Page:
I love islands. It doesn't matter whether they're really big (Australia) or specks in the middle of the ocean (Moorea, in French Polynesia); whether they're culturally rich (Britain) or scenically rich (New Zealand); whether they're tropical (St. Lucia, in the eastern Caribbean) or temperate (Japan). There's just something about an island that appeals to my soul. With that in mind, here are three of my favorites, each with something special to entice the visitor.
Its dry, wild, windswept vistas aren't the Hawaii of travel posters, but Lana'i's beaches are just as white (or black) as those on its sister islands; the Pacific just as blue; the air just as sweetly scented; and the tropical blossoms just as profuse. Lana'i is what all of Hawaii must have looked like 100 years ago.
Formerly the Dole pineapple plantation, the island has changed little since those days, with no stoplights and fewer than 30 miles of paved road. Rent a four-wheeler and drive across the top of the island along the Munro Trail. Here, rows of pine trees tenaciously survive the pummeling and lashing of wind and rain, common at this altitude. The road snakes and threads through peaks and gorges for only 7 miles but takes nearly two hours to drive. Stop at one of the scenic overlooks, and if the veil of mist has blown off, you can see Maui and Moloka'i in the distance.
Never miss a local story.
Drive up to the Keahiakawelo Garden of the Gods, where giant boulders and multicolored rocks, supposedly hurled by a great volcanic tidal wave, bear scars from centuries of relentless winds and give proof to its ancient name: Ka'a, the barren land.
For a change of pace, I love to snorkel in Hulapo'e Bay's crystal clear water; wander through the petroglyphs at Kaunolu, a holy place where King Kamehameha and his priests built temples; or stand on the cliffs at Huawai Bay and watch humpback whales make their annual winter migration.
Uncover the Hawaii of legend at Polihua Beach, a remote spot on the north shore, mythic nesting ground of the green sea turtle, whose eggs were much coveted by the goddess Pele, and at Pu'upehe, a huge pinnacle that stands guard over Shark's Bay. Legend says that a young girl, Pehe, drowned in a sea cave here. With help from the gods, her grieving lover carried her body to the rock's peak for burial. Hence, the name Pu'upehe, Pehe's Hill, known to the locals as Sweetheart's Rock.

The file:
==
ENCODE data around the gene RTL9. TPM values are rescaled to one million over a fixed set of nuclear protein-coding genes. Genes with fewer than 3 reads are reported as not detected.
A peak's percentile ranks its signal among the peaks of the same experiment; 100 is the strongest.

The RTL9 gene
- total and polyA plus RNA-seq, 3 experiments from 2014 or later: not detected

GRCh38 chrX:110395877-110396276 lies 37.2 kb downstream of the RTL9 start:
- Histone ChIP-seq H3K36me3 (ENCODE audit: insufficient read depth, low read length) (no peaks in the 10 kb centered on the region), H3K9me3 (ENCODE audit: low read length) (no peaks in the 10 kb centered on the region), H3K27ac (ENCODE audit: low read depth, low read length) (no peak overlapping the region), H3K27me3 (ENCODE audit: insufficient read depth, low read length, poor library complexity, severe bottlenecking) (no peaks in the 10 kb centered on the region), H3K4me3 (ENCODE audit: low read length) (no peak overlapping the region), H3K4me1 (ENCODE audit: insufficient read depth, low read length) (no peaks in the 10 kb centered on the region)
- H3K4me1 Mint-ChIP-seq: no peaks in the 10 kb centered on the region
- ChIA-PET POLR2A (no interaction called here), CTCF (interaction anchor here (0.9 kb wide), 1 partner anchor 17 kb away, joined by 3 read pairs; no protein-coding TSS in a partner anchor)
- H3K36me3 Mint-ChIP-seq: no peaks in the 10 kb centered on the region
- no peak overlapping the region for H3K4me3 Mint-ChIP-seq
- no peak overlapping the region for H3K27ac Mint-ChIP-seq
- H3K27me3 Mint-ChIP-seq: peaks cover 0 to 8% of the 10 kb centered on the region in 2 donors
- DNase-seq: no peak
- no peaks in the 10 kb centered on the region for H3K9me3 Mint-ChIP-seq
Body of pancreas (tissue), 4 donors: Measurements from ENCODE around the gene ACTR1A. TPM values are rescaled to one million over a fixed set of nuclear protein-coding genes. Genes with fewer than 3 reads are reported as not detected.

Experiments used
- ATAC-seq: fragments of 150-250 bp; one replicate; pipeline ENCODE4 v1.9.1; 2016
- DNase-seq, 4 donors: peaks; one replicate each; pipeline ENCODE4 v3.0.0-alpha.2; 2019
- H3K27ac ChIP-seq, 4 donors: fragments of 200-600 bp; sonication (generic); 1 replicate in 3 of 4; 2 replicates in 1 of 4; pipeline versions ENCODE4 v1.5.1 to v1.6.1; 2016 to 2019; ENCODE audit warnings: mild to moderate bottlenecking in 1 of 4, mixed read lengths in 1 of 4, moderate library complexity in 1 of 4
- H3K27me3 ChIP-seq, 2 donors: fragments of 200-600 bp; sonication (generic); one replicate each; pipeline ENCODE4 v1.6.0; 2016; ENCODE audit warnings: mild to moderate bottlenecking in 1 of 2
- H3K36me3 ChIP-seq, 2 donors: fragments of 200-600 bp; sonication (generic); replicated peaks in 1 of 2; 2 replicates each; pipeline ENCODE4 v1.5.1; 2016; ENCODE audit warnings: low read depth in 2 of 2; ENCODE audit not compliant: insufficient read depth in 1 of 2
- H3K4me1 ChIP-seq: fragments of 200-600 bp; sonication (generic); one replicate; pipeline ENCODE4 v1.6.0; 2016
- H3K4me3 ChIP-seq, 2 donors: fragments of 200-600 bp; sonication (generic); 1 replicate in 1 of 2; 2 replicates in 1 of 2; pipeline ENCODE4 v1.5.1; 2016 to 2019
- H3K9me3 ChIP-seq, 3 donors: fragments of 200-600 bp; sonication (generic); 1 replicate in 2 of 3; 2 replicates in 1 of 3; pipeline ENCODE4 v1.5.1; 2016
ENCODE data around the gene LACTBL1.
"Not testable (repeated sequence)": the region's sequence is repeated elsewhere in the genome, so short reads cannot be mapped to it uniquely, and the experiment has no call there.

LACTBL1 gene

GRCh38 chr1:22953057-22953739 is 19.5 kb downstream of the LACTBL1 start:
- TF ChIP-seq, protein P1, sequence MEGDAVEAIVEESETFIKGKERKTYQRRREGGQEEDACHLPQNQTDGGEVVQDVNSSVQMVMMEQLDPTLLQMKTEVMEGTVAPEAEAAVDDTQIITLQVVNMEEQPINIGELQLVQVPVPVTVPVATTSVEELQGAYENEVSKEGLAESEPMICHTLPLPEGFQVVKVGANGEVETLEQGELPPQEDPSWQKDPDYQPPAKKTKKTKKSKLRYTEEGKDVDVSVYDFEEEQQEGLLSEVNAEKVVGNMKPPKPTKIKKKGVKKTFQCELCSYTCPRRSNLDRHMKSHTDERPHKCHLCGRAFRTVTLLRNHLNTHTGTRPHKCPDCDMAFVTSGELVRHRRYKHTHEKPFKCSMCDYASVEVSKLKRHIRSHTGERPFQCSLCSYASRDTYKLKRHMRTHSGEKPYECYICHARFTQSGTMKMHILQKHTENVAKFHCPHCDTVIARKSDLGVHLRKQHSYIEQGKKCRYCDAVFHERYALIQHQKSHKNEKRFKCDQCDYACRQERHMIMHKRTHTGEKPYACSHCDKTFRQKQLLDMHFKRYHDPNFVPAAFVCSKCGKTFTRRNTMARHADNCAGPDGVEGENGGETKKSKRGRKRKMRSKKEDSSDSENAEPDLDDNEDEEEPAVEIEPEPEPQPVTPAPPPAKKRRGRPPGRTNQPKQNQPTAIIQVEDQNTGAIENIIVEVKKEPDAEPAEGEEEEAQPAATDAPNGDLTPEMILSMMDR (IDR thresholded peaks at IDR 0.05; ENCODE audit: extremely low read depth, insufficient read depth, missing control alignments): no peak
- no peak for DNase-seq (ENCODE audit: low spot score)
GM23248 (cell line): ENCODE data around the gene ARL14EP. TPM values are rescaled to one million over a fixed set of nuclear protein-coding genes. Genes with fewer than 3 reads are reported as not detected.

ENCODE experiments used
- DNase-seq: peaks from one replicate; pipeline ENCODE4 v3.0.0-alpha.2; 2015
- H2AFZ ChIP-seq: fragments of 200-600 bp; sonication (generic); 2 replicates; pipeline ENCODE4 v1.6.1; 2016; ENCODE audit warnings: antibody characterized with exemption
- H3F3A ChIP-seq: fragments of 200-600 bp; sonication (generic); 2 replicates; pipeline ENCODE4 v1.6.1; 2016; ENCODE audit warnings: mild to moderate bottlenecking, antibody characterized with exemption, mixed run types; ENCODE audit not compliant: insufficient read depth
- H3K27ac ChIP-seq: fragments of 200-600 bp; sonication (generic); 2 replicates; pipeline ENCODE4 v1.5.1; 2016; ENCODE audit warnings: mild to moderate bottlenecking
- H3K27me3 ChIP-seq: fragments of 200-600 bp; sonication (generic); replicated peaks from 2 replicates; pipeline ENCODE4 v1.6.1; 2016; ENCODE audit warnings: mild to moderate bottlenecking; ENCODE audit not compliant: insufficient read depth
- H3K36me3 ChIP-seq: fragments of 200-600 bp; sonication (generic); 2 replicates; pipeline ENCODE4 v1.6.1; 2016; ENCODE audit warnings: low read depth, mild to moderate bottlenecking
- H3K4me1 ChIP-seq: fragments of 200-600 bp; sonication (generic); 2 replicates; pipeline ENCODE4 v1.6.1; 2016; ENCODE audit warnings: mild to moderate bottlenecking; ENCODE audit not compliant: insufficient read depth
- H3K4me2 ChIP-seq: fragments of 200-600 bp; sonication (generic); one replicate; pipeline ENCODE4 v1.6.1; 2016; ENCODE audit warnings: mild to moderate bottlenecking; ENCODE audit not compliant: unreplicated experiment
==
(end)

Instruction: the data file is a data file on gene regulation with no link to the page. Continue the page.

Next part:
Learn more at Gohawaii.com.
Jersey, United Kingdom
It might be just nine miles off the French coast, but Jersey, largest of the Channel Islands, is proudly British. Originally a part of Normandy, it came under English rule when William the Conqueror invaded England in 1066 and wrested the throne from the Saxon King Harold.
Jersey remained in English hands for two centuries, until King John lost Normandy back to France in the 13th century. The islanders were given a choice, revert to Normandy or remain loyal to the English crown. They chose the latter, thus gaining rights and privileges which to this day make them subject not to the British Parliament but to the queen.
Testimony to Jersey's role as pawn in the centuries-long chess match between England and France are the island's three fortresses: Mont Orgueil and Grosnez Castles, dating from the Middle Ages; and Elizabeth Castle, rising from a rocky islet in St. Aubyn's Bay, which became the main stronghold and was home to Sir Walter Raleigh when he served as the island's governor in the 16th century.